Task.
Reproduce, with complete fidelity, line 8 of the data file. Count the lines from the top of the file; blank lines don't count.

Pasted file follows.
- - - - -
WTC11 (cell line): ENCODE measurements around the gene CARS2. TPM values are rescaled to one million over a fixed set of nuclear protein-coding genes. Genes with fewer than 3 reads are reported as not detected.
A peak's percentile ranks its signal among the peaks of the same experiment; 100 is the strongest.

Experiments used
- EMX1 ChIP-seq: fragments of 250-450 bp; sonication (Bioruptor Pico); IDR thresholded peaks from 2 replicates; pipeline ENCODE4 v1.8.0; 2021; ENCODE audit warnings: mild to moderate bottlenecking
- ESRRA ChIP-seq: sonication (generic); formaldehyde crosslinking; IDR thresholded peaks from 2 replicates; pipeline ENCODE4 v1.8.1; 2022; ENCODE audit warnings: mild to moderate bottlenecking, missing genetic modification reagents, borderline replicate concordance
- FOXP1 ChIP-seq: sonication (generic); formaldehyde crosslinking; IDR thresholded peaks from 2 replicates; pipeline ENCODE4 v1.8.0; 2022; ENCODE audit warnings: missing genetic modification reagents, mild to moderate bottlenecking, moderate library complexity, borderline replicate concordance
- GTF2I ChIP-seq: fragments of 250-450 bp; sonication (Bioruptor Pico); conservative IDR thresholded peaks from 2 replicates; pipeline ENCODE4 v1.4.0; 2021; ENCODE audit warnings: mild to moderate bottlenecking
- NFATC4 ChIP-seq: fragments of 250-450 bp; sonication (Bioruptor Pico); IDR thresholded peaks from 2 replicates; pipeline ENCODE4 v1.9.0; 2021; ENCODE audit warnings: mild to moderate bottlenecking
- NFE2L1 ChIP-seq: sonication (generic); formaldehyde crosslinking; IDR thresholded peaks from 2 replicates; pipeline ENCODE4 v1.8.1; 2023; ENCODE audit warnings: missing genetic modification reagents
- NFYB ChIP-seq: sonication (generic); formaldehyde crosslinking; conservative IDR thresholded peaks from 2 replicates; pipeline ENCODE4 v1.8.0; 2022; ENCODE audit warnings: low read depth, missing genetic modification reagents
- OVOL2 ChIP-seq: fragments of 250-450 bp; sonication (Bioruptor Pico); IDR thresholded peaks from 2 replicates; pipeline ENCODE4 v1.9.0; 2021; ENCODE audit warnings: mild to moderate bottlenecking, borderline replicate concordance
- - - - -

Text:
- NFATC4 ChIP-seq: fragments of 250-450 bp; sonication (Bioruptor Pico); IDR thresholded peaks from 2 replicates; pipeline ENCODE4 v1.9.0; 2021; ENCODE audit warnings: mild to moderate bottlenecking